Let’s look at this from a non US (read, more EU orientated) perspective.
Dagen (possibly from Dagobert)
Damian (French: Damien)
Kailean (this can come from the feminine Kaila)
Trenten (Trente is a city in The Netherlands)
Jadyn (this can also be a bastardform of the feminine Jade)
Alekki (from Alexis)
Leiden (this is also a city in The Netherlands)
Keeli (from Kaila?)
Alexya ( can be a bastard femine of Alexis)
Yesenia (from Yessica?)
Zabiah (this could also be male)
Jaycie (from Joyce?)
Rainee (this can also be a bastardform of the French name René, feminin: Renée)
Sienna (this can also refer to the Formula 1 champion Aarton Sienna)
There are a few I never heard but there are also quite a few you could encounter in one form or an other anywhere in Europe, I suppose.
How do you know that that is not the case with the names you listed? Terrible names annoy me too, as in names that will get the child teased unmercifully, but spelling your name is a fact of life for most people. I always spell my name, first and last, to any business person on the phone, and it’s not a tricky name. Even the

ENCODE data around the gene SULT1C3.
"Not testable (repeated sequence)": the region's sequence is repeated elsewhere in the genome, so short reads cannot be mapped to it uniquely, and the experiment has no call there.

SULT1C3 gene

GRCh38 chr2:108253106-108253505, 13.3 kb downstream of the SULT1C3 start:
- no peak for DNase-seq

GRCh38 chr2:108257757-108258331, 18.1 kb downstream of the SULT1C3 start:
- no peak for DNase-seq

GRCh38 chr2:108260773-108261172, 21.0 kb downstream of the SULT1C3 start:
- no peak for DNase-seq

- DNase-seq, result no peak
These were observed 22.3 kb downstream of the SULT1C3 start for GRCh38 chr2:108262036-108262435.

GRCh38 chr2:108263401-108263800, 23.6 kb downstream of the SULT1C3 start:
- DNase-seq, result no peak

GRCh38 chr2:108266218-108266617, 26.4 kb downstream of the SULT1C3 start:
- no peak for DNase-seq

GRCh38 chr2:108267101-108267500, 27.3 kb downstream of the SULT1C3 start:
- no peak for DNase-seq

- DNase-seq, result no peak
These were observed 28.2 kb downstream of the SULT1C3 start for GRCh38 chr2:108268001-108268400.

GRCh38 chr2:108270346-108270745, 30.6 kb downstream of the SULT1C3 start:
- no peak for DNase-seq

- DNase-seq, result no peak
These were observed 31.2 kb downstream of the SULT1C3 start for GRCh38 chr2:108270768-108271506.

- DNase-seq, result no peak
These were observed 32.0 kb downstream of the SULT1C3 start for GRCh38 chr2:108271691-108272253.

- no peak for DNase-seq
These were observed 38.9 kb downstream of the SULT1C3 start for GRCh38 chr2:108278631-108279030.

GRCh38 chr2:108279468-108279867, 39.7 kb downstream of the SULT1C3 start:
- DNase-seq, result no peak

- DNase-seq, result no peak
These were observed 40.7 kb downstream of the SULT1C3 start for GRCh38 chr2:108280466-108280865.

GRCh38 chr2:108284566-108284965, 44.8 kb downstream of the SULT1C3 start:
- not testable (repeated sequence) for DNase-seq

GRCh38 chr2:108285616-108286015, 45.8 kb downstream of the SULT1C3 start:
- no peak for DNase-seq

most “common” names have multiple spellings. (John/Jon, Geoff/Jeff, Sean/Shawn, Eric/Erik, etc.) Who cares if you can’t tell if the person is male or female? A friend of mine with a name that could be either signs her name Ms. (first)(last). And “hard to pronounce” is a very relative term, as others have pointed out.
I like the following names from your list and I, FWIW (not much), don’t think they’re hard to pronounce:
Chivanna (I assume the “Ch” is a “sh” sound and the “i” is a schwa - pretty)
Chivanna? Is that a bastardization of Siobhan? Which came off of my list because so few people would be able to pronounce it! It’s pronounced “She-vawn” BTW.
We named the dog Angus instead of our son because it was a lot of name for a kid to carry around!
Sorry, made a typo there: Sienna could refer to Senna, yet it can also refer to a colour. That is why I classified it under feminine.